Got only two more words here:  Mitch McConnell. Oh, yeah, and Bill Barr.

Criminal Obstructionists

Our nation’s top law enforcement officer, Bagpiper Bill Barr, Trump’s third and most aggressively protective Attorney General, is instructing all eye witnesses to and those knowledgeable about Trump’s likely obstruction not to testify.  This applies to former DOJ employees who came forward voluntarily and anyone who has received a legally sufficient subpoena to testify.   Barr is fighting all subpoenas in court under a very weak (but effectively clock-running) blanket “protective executive privilege” argument.   Barr is currently trying to prevent Mueller from more than a token appearance before Congress.   Mueller’s July 17th  appearance is now in question, according to Friday’s reports it’s been suddenly rescheduled for July 24th.


Bagpiper Bill is unscrupulous, and dishonest.    His loyalty to his boss, admirable in some circumstances, is despicable in the context of who he’s defending, based on the many sworn witness accounts of ongoing obstruction set out in the Mueller report,  and how he has been defending him– often with outright lies (more about that in a moment).  He shamelessly shills for and doggedly defends his president (who has his own army of lawyers and appointees to do this), rather than serving as the head of a legitimate and fair Department of Justice charged with the administration of justice, which is another word for “fairness”.

Barr echoes each of his boss’s most ridiculous claims, gives them the imprimatur of the head of the Justice Department.   He announced that the DOJ is investigating “spying” on Trump during the Russia-involved Trump campaign (recall, 100 plus instances of coordination between is campaign and Russia do no amount to “collusion”).  Heroic obstructionist Mitch McConnell had told Obama that he would flay him publicly for “interfering in the 2016 election” if Obama revealed the intelligence about and investigation into Russian interference when they were all briefed on it prior to the election.  Barr is investigating the “partisan” Republican-appointed investigators into Trump’s likelier than not obstruction.   Barr is a giddy bully with the power of the Department of Justice to throw behind his threats.   He is currently intimidating witnesses.

We are at a breaking point for this experiment in democracy.  If a one vote majority is good enough to confirm a divisive, ideologically driven partisan Supreme Court justice, and decide, 5-4 (along ideological lines), cases that affect millions and millions of Americans — well, that’s very close to the breaking point of representative democracy.

Oh, yes, just a small bouquet of Barr’s transparent lies.  It is bracing to consider that the new standard for untruth that we need to be concerned with, under this compulsive liar who is the nation’s thrice bankrupt CEO, is chargeable criminal perjury that will result in a 100% conviction.   The Overton Window has been moved radically in the last few years– lying to advance one’s cause is no longer considered anything to be ashamed of.  In the famous phrase of soundly defeated ahead-of-his-time Republican extremist Barry Goldwater “extremism in defense of freedom is no vice”.  Look at Trump, McConnell and Barr.  They’ve learned that this works especially well when done in slow motion.    NO VICE!   LOSERS!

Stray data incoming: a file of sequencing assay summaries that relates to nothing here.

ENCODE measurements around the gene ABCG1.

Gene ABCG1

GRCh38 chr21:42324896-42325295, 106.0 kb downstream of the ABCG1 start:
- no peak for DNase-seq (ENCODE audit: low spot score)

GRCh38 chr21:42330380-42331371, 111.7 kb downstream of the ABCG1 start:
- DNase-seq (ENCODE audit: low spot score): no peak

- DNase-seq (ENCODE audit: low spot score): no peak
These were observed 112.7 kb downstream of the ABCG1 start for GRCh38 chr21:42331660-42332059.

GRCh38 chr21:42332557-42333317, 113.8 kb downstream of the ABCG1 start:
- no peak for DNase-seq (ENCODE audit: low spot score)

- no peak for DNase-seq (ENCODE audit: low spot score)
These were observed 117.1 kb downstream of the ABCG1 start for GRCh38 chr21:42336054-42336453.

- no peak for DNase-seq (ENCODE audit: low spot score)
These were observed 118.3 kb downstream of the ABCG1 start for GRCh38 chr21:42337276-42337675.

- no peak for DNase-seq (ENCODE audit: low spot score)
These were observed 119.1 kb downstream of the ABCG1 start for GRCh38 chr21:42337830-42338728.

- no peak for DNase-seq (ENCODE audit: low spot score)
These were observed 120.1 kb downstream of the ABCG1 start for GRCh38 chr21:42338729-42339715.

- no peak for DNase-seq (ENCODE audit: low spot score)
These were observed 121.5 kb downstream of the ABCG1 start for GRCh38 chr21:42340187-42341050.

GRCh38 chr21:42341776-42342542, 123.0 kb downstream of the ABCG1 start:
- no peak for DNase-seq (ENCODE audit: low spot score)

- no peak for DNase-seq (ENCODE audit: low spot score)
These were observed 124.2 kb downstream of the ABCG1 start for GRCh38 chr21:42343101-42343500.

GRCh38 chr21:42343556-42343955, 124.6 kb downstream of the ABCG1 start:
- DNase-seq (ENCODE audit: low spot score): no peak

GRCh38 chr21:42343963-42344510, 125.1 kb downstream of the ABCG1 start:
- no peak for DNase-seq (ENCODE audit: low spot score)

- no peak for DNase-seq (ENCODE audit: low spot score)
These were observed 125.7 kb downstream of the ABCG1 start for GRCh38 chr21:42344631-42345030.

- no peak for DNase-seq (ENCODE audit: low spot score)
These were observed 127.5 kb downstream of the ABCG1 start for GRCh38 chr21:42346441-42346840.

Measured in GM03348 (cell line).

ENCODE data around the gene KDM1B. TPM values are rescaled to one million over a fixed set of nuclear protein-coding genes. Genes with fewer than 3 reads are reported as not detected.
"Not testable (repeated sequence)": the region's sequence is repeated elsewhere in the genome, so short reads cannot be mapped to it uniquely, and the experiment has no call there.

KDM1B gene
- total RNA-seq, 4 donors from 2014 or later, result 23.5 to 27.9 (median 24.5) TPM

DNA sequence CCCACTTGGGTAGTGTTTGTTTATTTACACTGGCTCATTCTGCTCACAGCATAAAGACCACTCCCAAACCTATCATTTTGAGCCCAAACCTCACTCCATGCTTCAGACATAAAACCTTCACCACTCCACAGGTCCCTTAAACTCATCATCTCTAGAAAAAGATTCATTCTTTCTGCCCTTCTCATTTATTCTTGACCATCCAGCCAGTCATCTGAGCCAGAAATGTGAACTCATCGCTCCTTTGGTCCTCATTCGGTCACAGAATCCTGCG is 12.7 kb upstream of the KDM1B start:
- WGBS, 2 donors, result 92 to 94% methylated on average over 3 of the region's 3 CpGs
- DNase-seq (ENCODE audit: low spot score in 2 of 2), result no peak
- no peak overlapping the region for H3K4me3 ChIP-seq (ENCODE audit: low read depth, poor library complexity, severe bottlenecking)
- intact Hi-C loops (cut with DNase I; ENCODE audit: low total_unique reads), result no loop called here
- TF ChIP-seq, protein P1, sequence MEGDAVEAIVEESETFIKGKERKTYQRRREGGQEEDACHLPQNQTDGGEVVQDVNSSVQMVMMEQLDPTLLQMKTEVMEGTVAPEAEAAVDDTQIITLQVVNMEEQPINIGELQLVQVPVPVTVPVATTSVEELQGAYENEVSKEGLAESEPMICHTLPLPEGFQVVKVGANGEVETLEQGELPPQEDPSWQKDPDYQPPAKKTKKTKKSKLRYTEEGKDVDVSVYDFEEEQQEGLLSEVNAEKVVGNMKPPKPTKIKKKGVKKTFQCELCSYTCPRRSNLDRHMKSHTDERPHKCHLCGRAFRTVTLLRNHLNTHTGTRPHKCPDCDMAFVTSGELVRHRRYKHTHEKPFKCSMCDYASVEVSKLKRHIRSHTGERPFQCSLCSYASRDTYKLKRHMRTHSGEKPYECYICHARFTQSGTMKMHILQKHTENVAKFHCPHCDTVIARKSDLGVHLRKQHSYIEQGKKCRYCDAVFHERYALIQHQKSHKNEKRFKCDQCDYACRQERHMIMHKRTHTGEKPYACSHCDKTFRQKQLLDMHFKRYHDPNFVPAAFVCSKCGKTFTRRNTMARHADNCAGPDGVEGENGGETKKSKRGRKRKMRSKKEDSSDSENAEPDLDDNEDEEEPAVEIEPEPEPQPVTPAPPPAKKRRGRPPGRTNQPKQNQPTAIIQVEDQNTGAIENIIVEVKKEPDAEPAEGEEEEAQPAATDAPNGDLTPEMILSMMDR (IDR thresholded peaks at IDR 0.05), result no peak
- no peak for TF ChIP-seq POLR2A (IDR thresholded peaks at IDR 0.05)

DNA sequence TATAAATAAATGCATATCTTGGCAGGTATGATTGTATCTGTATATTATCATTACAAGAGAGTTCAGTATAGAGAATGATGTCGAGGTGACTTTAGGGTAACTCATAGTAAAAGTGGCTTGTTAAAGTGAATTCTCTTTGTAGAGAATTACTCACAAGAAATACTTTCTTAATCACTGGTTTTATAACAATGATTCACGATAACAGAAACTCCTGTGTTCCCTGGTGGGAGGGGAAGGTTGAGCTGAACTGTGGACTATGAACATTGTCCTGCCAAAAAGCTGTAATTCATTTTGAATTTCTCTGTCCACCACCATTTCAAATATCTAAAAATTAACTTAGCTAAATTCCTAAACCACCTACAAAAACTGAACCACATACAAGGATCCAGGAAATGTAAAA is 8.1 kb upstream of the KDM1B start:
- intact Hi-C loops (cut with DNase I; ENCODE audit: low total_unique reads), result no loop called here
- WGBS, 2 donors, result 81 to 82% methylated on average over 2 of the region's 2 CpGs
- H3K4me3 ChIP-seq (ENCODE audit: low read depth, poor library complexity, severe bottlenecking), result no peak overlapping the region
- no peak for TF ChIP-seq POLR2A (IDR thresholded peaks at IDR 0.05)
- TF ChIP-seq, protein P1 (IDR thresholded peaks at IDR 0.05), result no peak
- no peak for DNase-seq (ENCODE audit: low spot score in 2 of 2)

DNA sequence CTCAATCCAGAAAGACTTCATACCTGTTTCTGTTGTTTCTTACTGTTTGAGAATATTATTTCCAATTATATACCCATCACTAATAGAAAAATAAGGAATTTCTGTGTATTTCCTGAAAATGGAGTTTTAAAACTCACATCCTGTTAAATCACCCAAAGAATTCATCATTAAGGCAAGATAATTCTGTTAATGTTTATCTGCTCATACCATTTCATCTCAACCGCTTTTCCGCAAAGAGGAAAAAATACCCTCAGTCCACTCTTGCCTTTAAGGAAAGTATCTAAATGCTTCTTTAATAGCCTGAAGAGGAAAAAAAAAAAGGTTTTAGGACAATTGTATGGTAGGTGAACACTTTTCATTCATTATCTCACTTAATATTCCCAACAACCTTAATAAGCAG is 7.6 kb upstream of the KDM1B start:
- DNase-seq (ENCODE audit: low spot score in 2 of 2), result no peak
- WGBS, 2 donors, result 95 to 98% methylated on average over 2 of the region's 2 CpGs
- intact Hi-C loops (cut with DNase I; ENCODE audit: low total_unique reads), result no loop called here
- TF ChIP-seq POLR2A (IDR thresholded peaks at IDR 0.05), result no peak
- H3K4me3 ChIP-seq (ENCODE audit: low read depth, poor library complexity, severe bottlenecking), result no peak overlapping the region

Here’s Barr, in April, three months back, toward the beginning of his long, slow stalling tactic, designed to run out the clock on legal opposition to his boss’s (and his) obstruction, lying his ample ass off (arguing for no do-over):

Nonetheless, the White House fully cooperated with the special counsel’s investigation, providing unfettered access to campaign and White House documents, directing senior aides to testify freely, and asserting no privilege claims. 

Only a carping “enemy of the people” would point out the well-known details of the White House’s “full cooperation” (which we all see demonstrated daily, on display alongside the president’s famous sense of fair play):

a) access to campaign and White House documents was extremely fettered.  Trump is currently defying the law and not turning over subpoenaed documents.  He has several cases in court now blocking access to requested documents, financial and otherwise.  In the Deutsche Bank case these documents could be very embarrassing to the president, if not also incriminating.   He’s been ordered to turn them over but has ordered his legal team to appeal the ruling.   Trump has long been what Shakespeare called an “action-taking knave”, a wealthy scoundrel who “lawyers up” to weaselishly get what he wants from people who have the better of the argument.   Delay is the action-taking knave’s best friend and both he and Barr know this well.

b)  key witnesses lied to the FBI and to Mueller, or, like the president and his family members (two of whom are highly placed officials in his administration) simply refused to testify.   The Acosta/Epstein-like deal Trump struck with Mueller was to answer only written queries, each of which, except for the last one, he answered by pleading no memory.  The last question was so unnerving that his lawyers had him actually refused to answer it at all.   Mueller tactfully called this refusal to answer “inadequate”.  Trump also refused to answer Mueller’s follow-up questions.  Inadequate, you know, truly and 100% beyond argument: inadequate..  ONE BITE AT THE APPLE, LOSER!  Senior aides and others were (and are, under this bogus privilege claim) forbidden from giving testimony to anyone, in any sworn setting (NO DO-OVERS, LOSERS!  NO PERJURY TRAPS!)